A good writer makes the reader feel like he or she is a witness to events in the story as they unfold. Keeping the reader’s attention focused on the action and dialogue is the goal. Errors and mistakes, when noticed, take the reader out of the story.
Ignorance is bliss. Before getting published, as long as the story kept me interested, I could enjoy the most poorly written of novels. Not anymore. Now all kinds of things I never noticed — my personal pet peeves — take me out of the story. If this happens often enough, I quit reading and never finish the book.
I’m in the middle of a book by a favorite author who has had a big influence on my writing. For a lowly genre writer like me to call him out would be ridiculous and more than a tad arrogant, so he shall remain nameless. I’ve read all his books, and while some are better than others, taken together, they’re great reads with wonderful characters and lots of laugh out loud moments.
This is the first of his books I’ve read since becoming an author myself. The story and characters are just as interesting and engaging as I remember. But he repeats two of my pet peeves throughout the novel: too many adverbs (see last month’s Pet Writing Peeve) and pop culture references for descriptions.
He looks/sings/dances like (insert famous person’s name). The room looked like a scene from (insert name of movie or television show). Yes, these references are efficient, quickly giving the reader the image the author desires. Pop references can also give the story a very “now” feeling. But relying on these kinds of descriptions is lazy. Telling me the protagonist looks like Cary Grant or Clint Eastwood or PeeWee Herman is a lot easier than showing me he’s debonair, tough as nails, or silly.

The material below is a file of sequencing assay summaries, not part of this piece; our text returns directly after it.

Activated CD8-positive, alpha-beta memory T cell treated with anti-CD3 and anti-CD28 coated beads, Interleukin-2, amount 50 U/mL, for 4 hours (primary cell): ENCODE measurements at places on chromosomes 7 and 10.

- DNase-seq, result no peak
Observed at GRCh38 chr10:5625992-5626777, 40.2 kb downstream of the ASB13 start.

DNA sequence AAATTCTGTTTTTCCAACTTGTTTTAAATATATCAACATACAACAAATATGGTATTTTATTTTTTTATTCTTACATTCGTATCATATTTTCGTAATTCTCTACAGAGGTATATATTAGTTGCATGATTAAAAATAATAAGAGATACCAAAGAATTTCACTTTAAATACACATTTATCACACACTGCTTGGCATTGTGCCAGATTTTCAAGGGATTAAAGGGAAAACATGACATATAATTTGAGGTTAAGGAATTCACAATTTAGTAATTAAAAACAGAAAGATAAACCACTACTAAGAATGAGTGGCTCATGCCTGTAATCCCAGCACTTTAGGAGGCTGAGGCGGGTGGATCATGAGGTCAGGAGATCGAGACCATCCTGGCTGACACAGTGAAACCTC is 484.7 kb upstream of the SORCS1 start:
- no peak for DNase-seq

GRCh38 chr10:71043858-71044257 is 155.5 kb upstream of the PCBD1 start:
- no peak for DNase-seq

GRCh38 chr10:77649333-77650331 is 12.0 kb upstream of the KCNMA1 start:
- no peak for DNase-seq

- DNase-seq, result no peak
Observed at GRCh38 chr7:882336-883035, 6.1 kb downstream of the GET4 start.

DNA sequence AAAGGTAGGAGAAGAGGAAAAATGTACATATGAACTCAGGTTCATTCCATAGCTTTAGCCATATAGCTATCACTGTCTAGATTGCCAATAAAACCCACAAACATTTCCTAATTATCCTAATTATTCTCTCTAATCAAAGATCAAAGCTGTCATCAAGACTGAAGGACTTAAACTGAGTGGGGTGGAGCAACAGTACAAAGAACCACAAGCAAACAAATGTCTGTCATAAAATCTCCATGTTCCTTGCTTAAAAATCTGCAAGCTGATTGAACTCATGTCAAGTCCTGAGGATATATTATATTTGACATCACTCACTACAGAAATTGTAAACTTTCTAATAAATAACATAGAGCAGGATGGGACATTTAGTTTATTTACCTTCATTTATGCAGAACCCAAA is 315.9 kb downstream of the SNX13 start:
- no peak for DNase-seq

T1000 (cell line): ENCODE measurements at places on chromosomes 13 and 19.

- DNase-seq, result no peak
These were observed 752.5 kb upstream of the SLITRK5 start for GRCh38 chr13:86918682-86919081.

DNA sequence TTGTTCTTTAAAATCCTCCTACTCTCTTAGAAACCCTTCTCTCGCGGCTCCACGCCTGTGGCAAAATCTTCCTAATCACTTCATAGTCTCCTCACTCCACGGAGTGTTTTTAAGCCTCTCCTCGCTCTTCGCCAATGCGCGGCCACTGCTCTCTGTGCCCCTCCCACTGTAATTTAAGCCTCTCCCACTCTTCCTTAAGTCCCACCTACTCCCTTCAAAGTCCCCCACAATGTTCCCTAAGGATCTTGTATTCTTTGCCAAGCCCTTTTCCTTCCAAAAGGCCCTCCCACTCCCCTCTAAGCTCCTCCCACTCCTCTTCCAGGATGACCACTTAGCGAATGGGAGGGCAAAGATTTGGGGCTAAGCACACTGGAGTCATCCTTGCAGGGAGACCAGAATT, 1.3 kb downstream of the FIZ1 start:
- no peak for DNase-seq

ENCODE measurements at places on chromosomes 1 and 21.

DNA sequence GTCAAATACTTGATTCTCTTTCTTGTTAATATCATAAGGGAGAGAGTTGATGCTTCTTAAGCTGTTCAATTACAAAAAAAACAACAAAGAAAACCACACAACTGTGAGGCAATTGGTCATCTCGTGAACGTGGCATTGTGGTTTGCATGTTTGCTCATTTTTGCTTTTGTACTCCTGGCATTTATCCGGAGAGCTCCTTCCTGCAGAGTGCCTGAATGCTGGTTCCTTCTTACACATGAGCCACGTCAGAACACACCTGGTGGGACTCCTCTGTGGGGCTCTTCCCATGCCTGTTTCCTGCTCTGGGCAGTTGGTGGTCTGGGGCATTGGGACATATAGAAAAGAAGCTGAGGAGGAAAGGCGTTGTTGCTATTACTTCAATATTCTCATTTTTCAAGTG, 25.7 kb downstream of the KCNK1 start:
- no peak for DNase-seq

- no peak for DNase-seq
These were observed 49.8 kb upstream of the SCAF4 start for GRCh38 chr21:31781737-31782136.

The problem is that pop references as descriptions only work if the reader is familiar with them. Otherwise, the reader has no idea what image the author wanted to evoke. Encountering a reference I’m not familiar with, as has happened many times in the book I’m reading now, takes me out of the story and makes me wonder what I’m missing.
Not all references to popular books, movies, singers, songs, television shows, or whatever are bad. A coffee table full of magazines can tell us something about a character or the world the character inhabits. Even then, made up magazine titles clearly convey the character’s interest when a real title might not.
As I was writing After Christmas Eve, I pictured George Walker’s secretary as the voluptuous redhead on Mad Men. She was nameless at first, but then her role in the story grew. I tried several names, but Joan Harris made me laugh, so I went with it. George even mentions her coming to him from a big New York ad agency. Teeheehee.
Including contemporary people, places, and things from pop culture in a story is risky business. The author I’m reading now can get away with it because he’s famous, and his writing, otherwise, is topnotch. But if you ask me (and he didn’t), his novel would have been even better had he cut back on pop culture references to describe persons, places, or things.
Pop culture references date a novel too. Things everyone knows today become the subject of trivia contests in a few years, growing more obscure with each passing year. I’d like to think my novels are timeless. That — and believing they’re lazy writing — is why pop culture references for descriptions have made it to my list of Pet Peeves.
Is it just me, or do they bother you too?